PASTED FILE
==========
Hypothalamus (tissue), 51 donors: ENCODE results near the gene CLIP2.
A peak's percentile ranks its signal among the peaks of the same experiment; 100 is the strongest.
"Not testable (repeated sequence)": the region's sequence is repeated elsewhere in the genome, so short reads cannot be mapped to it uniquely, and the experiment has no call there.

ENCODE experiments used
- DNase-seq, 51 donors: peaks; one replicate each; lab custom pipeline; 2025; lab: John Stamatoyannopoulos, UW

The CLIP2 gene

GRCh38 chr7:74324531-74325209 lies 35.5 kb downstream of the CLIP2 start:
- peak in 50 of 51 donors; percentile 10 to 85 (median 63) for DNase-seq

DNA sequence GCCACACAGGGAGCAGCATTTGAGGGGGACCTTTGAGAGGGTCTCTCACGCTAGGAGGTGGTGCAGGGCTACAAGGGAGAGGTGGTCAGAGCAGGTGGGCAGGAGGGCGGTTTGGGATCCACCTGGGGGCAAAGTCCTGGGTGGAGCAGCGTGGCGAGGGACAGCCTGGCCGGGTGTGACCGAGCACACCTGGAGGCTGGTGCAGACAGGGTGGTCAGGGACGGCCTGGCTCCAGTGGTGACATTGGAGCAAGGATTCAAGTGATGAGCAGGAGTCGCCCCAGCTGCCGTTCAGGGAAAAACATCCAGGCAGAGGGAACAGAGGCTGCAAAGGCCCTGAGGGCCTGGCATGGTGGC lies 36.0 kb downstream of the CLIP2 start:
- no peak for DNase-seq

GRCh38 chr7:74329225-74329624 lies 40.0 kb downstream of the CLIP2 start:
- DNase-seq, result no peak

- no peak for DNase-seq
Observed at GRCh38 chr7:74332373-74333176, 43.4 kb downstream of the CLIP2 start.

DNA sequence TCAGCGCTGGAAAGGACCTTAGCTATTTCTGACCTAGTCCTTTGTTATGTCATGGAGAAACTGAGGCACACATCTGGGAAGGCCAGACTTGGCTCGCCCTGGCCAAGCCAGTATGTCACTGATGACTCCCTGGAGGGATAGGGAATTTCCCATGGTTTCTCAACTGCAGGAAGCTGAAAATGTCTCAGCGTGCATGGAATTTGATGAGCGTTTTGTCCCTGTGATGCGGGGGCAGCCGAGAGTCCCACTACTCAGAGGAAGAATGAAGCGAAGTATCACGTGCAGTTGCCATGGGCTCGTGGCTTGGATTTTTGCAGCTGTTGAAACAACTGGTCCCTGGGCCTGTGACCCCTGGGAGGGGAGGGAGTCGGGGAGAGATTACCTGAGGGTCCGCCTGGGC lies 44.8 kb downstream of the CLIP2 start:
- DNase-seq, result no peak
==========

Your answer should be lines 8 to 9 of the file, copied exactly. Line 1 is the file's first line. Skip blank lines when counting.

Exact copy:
- peak in 50 of 51 donors; percentile 10 to 85 (median 63) for DNase-seq

DNA sequence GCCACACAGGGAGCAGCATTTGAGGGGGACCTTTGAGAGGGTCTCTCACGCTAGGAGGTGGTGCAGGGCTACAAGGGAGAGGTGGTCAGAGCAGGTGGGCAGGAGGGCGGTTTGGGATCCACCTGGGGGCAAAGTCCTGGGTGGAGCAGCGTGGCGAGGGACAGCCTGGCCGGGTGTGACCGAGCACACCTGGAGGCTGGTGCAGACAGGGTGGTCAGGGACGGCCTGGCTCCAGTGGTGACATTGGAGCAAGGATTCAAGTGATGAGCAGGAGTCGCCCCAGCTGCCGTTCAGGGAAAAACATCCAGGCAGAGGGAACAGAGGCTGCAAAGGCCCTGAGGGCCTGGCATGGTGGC lies 36.0 kb downstream of the CLIP2 start: